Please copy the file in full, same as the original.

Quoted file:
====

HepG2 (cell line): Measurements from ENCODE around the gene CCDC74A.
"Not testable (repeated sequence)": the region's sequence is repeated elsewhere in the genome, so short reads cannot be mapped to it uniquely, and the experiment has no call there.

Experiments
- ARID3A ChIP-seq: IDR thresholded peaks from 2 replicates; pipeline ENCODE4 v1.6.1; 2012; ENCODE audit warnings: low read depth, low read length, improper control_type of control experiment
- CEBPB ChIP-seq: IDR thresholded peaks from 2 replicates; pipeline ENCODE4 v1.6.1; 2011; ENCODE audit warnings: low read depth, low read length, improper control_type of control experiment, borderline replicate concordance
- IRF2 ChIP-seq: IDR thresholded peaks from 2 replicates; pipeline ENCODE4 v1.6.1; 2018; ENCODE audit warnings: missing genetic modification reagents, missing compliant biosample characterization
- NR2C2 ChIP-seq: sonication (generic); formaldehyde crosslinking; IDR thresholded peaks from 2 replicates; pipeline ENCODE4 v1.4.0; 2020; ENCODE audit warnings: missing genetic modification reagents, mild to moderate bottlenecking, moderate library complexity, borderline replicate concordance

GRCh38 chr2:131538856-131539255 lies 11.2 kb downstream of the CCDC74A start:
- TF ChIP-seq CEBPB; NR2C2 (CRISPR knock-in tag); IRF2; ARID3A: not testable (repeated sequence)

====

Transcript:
HepG2 (cell line): Measurements from ENCODE around the gene CCDC74A.
"Not testable (repeated sequence)": the region's sequence is repeated elsewhere in the genome, so short reads cannot be mapped to it uniquely, and the experiment has no call there.

Experiments
- ARID3A ChIP-seq: IDR thresholded peaks from 2 replicates; pipeline ENCODE4 v1.6.1; 2012; ENCODE audit warnings: low read depth, low read length, improper control_type of control experiment
- CEBPB ChIP-seq: IDR thresholded peaks from 2 replicates; pipeline ENCODE4 v1.6.1; 2011; ENCODE audit warnings: low read depth, low read length, improper control_type of control experiment, borderline replicate concordance
- IRF2 ChIP-seq: IDR thresholded peaks from 2 replicates; pipeline ENCODE4 v1.6.1; 2018; ENCODE audit warnings: missing genetic modification reagents, missing compliant biosample characterization
- NR2C2 ChIP-seq: sonication (generic); formaldehyde crosslinking; IDR thresholded peaks from 2 replicates; pipeline ENCODE4 v1.4.0; 2020; ENCODE audit warnings: missing genetic modification reagents, mild to moderate bottlenecking, moderate library complexity, borderline replicate concordance

GRCh38 chr2:131538856-131539255 lies 11.2 kb downstream of the CCDC74A start:
- TF ChIP-seq CEBPB; NR2C2 (CRISPR knock-in tag); IRF2; ARID3A: not testable (repeated sequence)